Grandma loved to make crafts and was incredibly creative. She'd come up with fabulous ideas, go all out working on whatever it was for a while, then be done with it and move on to something else (Superfriends costumes, doll furniture, greeting cards, etc) I think that a lot of my own creativity came through her and Mom. She was very supportive of my creative efforts growing up -- she took me to all kinds of fun craft and fabric stores. She loaned me her sewing machine so that I could make costumes for SCA events and my Early Mormon Clothing class when I was in college, and simply gushed over my creations when I brought them back to show her. She also loved to hear my poetry and singing, and one of the hand colored copies of my Good King Wenceslas book was for her.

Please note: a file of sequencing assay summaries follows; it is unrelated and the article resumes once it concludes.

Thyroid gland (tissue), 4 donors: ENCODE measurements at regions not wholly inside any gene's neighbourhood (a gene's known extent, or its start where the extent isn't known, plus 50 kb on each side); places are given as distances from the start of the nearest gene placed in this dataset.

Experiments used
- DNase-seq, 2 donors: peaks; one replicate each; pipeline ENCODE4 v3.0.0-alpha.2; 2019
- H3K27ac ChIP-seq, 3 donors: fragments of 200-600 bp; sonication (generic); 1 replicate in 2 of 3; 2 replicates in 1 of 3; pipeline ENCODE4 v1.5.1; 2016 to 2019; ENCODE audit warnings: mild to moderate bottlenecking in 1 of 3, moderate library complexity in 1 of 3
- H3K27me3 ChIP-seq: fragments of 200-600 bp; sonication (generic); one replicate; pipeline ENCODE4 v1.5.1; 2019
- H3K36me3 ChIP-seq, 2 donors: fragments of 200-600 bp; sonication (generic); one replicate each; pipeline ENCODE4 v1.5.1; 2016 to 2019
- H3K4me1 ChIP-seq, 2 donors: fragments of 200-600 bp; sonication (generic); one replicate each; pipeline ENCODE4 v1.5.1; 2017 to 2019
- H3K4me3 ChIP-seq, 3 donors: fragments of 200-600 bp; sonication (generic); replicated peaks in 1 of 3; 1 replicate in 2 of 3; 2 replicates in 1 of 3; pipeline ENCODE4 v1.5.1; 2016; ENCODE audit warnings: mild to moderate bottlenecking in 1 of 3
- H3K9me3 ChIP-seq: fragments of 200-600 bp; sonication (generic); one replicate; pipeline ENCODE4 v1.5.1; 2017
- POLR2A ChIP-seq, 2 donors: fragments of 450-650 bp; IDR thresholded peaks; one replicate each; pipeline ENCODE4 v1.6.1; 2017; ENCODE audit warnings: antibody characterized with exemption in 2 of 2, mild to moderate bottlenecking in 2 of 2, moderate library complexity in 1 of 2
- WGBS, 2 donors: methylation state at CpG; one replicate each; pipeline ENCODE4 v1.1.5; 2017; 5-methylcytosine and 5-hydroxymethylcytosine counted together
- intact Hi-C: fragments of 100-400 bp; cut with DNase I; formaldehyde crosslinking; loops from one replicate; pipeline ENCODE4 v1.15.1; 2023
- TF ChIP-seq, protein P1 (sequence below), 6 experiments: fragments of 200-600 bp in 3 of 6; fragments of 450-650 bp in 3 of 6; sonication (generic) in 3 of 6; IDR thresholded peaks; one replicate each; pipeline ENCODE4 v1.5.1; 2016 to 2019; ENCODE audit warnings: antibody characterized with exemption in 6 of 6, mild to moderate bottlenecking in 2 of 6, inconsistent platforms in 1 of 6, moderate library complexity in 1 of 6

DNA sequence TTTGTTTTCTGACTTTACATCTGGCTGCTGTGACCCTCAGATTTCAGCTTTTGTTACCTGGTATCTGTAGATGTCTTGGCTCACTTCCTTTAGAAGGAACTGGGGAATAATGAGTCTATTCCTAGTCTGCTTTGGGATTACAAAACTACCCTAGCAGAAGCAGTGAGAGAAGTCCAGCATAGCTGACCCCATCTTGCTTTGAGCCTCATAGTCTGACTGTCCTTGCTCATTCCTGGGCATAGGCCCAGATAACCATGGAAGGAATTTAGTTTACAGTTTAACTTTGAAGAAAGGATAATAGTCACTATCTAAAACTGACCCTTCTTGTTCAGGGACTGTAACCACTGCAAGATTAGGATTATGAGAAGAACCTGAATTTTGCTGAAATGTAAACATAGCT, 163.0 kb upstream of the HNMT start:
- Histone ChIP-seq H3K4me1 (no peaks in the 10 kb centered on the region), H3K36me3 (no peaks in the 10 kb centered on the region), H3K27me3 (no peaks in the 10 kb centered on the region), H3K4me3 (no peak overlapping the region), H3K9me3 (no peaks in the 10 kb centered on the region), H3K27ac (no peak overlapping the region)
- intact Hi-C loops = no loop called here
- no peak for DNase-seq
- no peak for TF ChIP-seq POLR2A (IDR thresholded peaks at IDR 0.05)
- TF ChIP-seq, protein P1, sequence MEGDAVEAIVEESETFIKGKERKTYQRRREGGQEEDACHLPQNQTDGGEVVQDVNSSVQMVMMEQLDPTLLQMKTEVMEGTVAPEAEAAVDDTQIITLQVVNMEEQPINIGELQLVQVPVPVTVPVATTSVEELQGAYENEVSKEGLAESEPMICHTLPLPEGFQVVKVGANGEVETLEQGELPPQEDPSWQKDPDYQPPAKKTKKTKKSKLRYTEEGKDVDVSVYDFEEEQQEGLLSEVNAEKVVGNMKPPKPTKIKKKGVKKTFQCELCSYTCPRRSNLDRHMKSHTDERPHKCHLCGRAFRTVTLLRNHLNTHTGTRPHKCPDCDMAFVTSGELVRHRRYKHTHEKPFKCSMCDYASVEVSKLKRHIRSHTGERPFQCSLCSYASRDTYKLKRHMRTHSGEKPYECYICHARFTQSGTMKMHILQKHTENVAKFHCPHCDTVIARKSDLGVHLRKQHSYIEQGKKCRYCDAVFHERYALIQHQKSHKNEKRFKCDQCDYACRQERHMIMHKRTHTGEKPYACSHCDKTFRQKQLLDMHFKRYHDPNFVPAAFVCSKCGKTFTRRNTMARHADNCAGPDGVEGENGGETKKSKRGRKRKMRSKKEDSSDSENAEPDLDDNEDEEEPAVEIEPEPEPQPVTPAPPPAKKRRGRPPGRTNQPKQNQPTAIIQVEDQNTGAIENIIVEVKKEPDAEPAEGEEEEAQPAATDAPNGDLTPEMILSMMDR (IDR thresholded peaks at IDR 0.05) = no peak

After I moved away from Utah, I tried to keep in touch -- when I got my cell phone, I could call more often -- but I really felt bad that I couldn't be there for her as she got sicker and sicker after her stroke. One of the reasons I spent so much time with Grandma and Grandpa Stay was because there was honestly nothing I could do for Grandma Fawnie. I am deeply grateful for the the example of loving service she gave me. She taught me so much that I really wanted to know my other Grandma as well as I knew her, and being with Grandma Helen was an amazing blessing for me as well.